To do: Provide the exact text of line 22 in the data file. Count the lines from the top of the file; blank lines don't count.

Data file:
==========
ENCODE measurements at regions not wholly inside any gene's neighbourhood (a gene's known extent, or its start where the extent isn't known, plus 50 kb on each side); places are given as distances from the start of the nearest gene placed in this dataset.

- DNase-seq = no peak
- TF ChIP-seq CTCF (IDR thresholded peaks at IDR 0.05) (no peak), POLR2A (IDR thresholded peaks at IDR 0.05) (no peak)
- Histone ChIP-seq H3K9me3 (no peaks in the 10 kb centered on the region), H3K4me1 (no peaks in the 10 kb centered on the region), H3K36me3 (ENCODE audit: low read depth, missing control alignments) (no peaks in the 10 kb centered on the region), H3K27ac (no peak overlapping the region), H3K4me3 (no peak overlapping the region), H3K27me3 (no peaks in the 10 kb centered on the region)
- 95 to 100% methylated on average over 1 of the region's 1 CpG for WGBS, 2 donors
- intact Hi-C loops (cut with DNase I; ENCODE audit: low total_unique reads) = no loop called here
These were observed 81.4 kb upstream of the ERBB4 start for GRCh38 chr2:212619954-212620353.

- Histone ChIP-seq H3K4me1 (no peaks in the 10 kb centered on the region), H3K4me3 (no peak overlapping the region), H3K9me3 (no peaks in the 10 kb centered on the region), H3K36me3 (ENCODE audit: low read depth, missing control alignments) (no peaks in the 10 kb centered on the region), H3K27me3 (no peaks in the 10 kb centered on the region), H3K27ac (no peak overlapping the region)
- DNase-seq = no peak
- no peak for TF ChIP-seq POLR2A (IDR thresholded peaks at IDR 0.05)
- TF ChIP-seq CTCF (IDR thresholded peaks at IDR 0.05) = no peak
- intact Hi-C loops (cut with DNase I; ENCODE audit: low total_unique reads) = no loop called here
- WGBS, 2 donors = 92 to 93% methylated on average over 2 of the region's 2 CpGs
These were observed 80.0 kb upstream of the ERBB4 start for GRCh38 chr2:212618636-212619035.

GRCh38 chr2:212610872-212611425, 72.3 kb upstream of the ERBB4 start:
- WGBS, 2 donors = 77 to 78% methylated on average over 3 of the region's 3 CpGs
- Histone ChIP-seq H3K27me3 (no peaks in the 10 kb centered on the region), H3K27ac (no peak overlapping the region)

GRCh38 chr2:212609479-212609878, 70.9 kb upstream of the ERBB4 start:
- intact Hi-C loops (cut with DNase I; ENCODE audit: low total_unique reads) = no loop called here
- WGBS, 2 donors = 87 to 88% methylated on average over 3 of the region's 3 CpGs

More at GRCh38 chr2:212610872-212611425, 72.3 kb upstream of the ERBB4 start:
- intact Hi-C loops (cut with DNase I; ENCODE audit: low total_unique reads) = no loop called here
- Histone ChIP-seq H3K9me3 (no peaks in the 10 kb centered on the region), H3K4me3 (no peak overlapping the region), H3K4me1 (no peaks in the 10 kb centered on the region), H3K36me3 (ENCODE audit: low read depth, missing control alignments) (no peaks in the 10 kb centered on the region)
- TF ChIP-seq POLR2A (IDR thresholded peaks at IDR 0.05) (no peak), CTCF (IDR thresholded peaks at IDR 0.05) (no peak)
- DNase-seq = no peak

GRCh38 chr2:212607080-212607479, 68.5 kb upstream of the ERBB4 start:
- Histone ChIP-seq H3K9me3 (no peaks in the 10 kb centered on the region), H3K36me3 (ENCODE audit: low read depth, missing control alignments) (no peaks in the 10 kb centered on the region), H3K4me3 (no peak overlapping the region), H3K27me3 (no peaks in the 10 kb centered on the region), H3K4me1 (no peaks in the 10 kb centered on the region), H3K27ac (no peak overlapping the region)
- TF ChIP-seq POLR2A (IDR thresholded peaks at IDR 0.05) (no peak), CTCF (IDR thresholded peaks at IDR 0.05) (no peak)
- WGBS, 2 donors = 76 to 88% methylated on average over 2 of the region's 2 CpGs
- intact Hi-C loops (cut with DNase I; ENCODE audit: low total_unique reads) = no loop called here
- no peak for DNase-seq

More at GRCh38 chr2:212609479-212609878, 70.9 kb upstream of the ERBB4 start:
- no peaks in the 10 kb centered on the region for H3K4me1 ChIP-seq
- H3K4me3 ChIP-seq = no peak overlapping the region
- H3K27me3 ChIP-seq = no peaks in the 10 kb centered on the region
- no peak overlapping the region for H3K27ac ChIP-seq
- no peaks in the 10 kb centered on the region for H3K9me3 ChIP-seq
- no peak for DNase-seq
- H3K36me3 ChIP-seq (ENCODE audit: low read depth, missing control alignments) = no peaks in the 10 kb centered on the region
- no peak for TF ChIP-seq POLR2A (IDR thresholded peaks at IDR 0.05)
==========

- intact Hi-C loops (cut with DNase I; ENCODE audit: low total_unique reads) = no loop called here